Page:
No 'Amen Corner' for SEC powers

ATHENS, Ga. -- There is no "Amen Corner" on an SEC football schedule anymore -- certainly not among the teams competing for the conference championship or BCS bowl bids.

Former Auburn coach Pat Dye used to describe the Tigers' annual season-ending games against Florida, Georgia and Alabama as "Amen Corner" because -- like the famed golf holes at Augusta National that have determined many a Masters champion -- championships were often won and lost there.

Nobody closes with such a demanding schedule anymore, however. With many of the conference's heavyweights preparing to face their biggest rivals next weekend, most opted to squeeze in an FCS opponent this Saturday -- the equivalent of inserting a 300-yard par-4 in between Holes 11 and 12 at Augusta.

No. 5 Georgia (9-1) is certainly no different, with Georgia Southern (8-2) visiting Sanford Stadium on Saturday, although Bulldogs coach Mark Richt is not expecting a cakewalk against an Eagles team ranked sixth in the FCS.

"We normally play them about every four years. That's been the routine, and every time they show up, I kind of wish we didn't set it up," Richt joked. "They're just a very good football team, one that causes all kind of problems for us, especially defensively, to try to defend their running game."

In each of the last three meetings between Georgia and its lower-division counterpart from Statesboro, the teams played in the first game of the season. The Bulldogs will take on the Eagles and their unusual flexbone rushing attack on Saturday with a highly similar Georgia Tech offense awaiting the following weekend -- as will be the case when Georgia Southern is next scheduled to visit Athens in November 2016.

Not that the Bulldogs exactly look forward to the challenge.

"I hate games like this, personally," outside linebacker Jarvis Jones said. "I'm sure everybody on defense does, too. This week's going to be very intense, especially in practice, because everybody hates it, so they're kind of p-d off that they've got to go through it."

Although it is inconvenient for a UGA team that already has clinched the SEC East title and a spot in the conference championship game to have to prepare on consecutive weeks for option offenses when a more traditional offense -- most likely No. 4 Alabama and its pro-style attack -- will challenge them in the SEC title game, most Bulldogs said they prefer to face the similar offenses back-to-back rather than Georgia Southern early in the season and Georgia Tech late.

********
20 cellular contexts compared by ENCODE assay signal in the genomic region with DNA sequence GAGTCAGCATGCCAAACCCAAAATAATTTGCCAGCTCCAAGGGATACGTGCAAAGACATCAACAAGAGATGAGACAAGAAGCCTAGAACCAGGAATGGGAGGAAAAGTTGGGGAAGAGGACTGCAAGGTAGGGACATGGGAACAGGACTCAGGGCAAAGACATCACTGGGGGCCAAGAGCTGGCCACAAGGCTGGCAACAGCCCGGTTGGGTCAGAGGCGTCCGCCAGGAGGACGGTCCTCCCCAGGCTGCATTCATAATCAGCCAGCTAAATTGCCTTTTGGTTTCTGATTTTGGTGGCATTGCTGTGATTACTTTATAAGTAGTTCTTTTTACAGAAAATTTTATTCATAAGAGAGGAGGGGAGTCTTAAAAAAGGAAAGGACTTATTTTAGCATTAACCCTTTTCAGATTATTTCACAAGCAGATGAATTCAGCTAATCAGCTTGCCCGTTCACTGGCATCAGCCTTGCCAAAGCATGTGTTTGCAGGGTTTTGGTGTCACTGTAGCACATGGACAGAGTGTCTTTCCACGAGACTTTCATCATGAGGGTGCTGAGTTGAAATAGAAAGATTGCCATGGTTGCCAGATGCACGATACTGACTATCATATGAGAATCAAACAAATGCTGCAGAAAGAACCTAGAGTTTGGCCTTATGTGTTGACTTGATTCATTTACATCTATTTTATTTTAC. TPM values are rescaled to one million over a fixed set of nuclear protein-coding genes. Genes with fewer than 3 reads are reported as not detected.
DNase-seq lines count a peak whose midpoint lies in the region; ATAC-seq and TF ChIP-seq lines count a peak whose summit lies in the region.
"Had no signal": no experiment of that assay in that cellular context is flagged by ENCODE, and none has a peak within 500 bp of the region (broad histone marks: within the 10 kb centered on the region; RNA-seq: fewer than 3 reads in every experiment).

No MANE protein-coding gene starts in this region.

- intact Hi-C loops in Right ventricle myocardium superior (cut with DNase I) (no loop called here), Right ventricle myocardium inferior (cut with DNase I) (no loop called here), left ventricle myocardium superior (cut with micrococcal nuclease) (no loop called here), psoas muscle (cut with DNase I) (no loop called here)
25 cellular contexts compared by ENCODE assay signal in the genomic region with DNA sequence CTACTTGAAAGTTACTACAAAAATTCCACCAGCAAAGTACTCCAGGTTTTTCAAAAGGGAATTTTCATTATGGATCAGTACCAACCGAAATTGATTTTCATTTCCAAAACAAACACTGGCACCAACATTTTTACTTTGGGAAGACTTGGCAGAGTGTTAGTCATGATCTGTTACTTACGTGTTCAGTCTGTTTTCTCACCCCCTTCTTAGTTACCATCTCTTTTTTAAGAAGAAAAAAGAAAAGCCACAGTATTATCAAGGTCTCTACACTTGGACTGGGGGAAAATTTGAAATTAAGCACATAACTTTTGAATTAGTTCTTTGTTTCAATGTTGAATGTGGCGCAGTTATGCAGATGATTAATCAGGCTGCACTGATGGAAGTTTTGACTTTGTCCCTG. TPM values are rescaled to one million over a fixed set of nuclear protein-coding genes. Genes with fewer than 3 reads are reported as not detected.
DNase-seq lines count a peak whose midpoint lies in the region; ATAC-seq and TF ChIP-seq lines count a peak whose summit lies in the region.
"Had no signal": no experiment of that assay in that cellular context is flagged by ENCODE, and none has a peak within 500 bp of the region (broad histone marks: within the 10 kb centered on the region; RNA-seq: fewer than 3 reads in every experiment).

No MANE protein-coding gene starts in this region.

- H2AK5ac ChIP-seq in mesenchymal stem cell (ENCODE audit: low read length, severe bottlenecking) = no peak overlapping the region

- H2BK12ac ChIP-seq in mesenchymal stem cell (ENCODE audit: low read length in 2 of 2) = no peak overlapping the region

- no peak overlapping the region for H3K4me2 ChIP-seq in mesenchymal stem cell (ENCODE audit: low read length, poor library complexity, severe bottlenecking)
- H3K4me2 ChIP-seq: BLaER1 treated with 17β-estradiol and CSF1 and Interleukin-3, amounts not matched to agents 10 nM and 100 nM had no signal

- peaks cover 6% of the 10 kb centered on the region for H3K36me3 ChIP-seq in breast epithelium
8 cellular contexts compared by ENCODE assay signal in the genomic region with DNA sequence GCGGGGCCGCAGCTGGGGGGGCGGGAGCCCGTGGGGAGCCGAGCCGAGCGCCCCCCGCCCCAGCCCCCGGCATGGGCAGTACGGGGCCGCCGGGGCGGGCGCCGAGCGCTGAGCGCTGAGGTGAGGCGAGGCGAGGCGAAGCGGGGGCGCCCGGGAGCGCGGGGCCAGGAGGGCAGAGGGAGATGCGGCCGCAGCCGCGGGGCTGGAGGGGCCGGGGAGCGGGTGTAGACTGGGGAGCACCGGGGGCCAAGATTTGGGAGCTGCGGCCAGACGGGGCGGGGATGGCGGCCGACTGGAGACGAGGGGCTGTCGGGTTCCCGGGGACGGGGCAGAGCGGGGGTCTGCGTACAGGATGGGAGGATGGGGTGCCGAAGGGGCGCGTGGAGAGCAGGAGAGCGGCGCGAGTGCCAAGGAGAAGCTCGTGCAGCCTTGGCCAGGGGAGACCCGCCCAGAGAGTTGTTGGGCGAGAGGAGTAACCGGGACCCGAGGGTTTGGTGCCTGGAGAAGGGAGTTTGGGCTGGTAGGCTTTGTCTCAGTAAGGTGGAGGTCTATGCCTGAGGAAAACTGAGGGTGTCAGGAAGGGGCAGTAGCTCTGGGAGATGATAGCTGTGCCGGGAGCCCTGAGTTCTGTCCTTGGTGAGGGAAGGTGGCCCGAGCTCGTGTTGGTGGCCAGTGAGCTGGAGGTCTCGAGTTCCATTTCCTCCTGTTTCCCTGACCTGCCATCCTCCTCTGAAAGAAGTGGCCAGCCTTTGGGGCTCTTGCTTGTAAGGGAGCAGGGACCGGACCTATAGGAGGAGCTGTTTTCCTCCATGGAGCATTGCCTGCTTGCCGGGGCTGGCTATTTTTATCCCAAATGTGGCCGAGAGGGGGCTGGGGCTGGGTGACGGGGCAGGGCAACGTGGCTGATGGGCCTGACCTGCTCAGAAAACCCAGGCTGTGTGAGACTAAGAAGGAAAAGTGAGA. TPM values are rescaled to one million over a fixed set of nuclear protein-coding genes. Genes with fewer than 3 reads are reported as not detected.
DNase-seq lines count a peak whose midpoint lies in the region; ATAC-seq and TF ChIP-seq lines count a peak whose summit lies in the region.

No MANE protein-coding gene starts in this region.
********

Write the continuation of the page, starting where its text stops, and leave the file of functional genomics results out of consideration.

"Facing those teams back-to-back for two weeks straight where we don't have to worry about traditional offenses, playing Southern right before Tech helps us prepare for Tech, so I think it's a good thing that it's set up like that," cornerback Sanders Commings said.

The Bulldogs are far from the only SEC program following this relatively new scheduling philosophy. Of the 11 games involving SEC teams on Saturday, seven feature FCS opponents -- with many of the SEC teams that are playing lower-tier teams still in the running for a BCS bid.

Along with Georgia, which is paying Georgia Southern $475,000 to take a probable loss, Alabama (9-1) is paying Western Carolina (1-9) the same amount to visit Tuscaloosa this weekend.

No. 6 Florida (9-1) was slightly more generous, paying Jacksonville State (6-4) $500,000 to visit Gainesville this weekend. Meanwhile, No. 8 Texas A&M (8-2, facing 8-2 Sam Houston State) and No. 9 South Carolina (8-2, facing 8-2 Wofford) are also dropping down a level to earn what should be easy victories.

Among the six SEC teams ranked in the BCS top 10, only No. 7 LSU (8-2) will play an actual conference opponent this weekend. The Tigers will host Ole Miss (5-5).

The good news there for Georgia is that it won't have to worry about taking a damaging strength-of-schedule hit when the other teams around it in the BCS standings all come from the SEC and are almost all playing similar opponents.

The bad news is that the games against Georgia Southern and Georgia Tech are problematic in that their offenses are difficult to defend, making it harder to win the games, much less the style points that could come in handy if the undefeated teams ranked ahead of the Bulldogs fall.

"The way the BCS scoring or whatever, how all that works, we can't even have any close games, really," Commings said. "We've just got to whup everybody that we're supposed to whup, and when we get to the SEC championship, we've got to take care of Alabama, too, and maybe have some style points behind it."